My mother said, “Mr. McFadden hung himself yesterday.” She was talking to one of my Aunts. I have forgotten which one now, I use to have a bunch of those, but anyway, I overheard the remark. The McFadden family lived in a big farmhouse near our shack. With the naiveté of a child, I pictured Mr. McFadden hanging by his collar from a hook in a closet, and wondered why in the world anyone would choose to do that. I did not like Mr. McFadden very much. If he saw me take the shortcut across his barnyard on my way home from school, he would yell at me and complain to my mother about it later at church. He also had a mean dog that worried me when I walked on the dirt road that passed near the McFadden farm. News travels fast in a rural community, what with Churches, The Grange, Barn Dances, Harvest Homes, and Fairs. Even as a child I knew every soul who lived within a 10 mile radius of our shack, knew how many kids they had, knew if a Grandma or Grandpa, an Old Maid Aunt or a Bachelor Uncle lived with the family. I knew about how poor or well off they were, knew a lot of details about their private lives. Everyone else did as well. I finally came to the realization from clues overheard from the adults, that Mr. McFadden had killed himself. The local knowledge was Mr. McFadden had hung himself on the big white oak tree out near his spring house, because his bank had failed and he had lost something in the neighborhood of $30,000.00. This was an astronomical amount to people in the area back in the early 30’s. People who had an income of $75 a month were considered upper middle class.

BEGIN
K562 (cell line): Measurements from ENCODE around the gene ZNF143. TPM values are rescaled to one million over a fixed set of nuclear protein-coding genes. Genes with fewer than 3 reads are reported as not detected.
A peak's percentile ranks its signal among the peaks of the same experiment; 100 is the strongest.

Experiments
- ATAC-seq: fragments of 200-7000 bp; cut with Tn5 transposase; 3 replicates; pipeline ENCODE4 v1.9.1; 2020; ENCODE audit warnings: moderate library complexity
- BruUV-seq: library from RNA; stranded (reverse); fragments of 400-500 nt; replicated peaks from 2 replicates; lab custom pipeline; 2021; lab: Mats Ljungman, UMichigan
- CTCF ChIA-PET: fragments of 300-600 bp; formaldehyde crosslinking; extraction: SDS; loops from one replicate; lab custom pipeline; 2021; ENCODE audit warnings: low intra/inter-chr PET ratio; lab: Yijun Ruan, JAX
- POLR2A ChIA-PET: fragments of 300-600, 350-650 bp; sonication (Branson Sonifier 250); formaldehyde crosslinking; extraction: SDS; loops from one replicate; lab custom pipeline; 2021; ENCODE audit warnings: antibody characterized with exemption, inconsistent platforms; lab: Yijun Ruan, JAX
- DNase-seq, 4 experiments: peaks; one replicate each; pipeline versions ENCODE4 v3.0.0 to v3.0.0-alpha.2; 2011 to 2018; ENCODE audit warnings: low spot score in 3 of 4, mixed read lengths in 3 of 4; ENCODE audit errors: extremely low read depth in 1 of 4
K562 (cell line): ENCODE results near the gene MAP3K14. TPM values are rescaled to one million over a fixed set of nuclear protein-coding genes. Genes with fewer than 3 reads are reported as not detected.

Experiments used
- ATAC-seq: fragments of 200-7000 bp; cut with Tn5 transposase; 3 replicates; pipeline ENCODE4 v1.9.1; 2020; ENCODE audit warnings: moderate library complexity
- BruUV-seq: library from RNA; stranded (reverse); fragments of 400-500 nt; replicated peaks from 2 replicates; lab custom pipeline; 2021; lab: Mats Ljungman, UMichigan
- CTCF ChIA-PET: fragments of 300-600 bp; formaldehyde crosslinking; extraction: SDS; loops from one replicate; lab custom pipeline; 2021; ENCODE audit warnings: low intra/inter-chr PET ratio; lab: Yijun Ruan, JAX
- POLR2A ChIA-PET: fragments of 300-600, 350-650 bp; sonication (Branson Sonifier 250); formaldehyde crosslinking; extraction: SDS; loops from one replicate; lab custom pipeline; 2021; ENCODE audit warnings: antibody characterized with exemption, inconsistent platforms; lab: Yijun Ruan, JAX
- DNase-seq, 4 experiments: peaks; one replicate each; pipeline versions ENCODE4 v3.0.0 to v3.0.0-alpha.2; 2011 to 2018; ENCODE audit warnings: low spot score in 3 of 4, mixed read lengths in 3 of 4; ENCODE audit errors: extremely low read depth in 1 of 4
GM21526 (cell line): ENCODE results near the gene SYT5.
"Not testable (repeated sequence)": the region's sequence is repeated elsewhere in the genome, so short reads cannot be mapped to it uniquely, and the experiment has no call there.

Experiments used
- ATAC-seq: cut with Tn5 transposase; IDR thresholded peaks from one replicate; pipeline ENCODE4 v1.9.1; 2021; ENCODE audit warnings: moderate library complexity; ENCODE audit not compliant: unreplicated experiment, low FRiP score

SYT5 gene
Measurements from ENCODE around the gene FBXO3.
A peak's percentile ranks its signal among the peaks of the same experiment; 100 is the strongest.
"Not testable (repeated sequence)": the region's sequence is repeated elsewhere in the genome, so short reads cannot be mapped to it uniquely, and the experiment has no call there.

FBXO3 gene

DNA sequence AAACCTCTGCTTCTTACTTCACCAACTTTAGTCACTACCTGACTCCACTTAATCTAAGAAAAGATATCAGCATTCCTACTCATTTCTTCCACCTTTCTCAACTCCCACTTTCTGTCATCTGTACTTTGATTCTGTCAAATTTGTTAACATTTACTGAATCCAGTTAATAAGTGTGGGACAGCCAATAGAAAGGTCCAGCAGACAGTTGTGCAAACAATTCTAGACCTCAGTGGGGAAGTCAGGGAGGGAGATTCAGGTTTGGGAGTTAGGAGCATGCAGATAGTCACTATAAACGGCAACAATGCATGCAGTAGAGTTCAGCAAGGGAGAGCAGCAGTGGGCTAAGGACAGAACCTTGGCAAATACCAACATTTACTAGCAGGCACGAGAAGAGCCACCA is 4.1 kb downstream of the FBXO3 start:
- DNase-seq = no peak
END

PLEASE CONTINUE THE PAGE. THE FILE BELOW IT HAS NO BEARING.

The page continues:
Over 4,000 banks failed that year (1933) and so the depositors lost everything they had in the banks. That had happened before in U.S. banking history but, lucky for the banks, the public has a short memory.
The stock market crash of 1929, and thus the Great Depression occurred because of a stock market bubble. Like all financial bubbles, a few people made vast amounts of money from it, but the majority suffered extensive losses. During the “Roaring Twenty’s”, according to my Uncle Clyde, everyone was saying, “You’re a fool if you’re not in the market.” People mortgaged their farms to buy stock, and then borrowed more money using the stock they owned as security. Most banks were happy to make such loans and used their own assets as well as their depositor’s money to buy stock. Everyone in the market was making money on paper because the price of stocks was rising each and every day. A myth of wealth was being created, not because of any increase in production, or innovation, or anything else tangible, the wealth was all on paper. When this insane house of cards collapsed, it pretty much destroyed the U.S. financial system. My father, who was a skilled tool and die maker, lost his job because the factory where he worked went out of business. Mr. McFadden, by the way, did not own a dimes worth of stock, he just had his money on deposit in a bank that failed.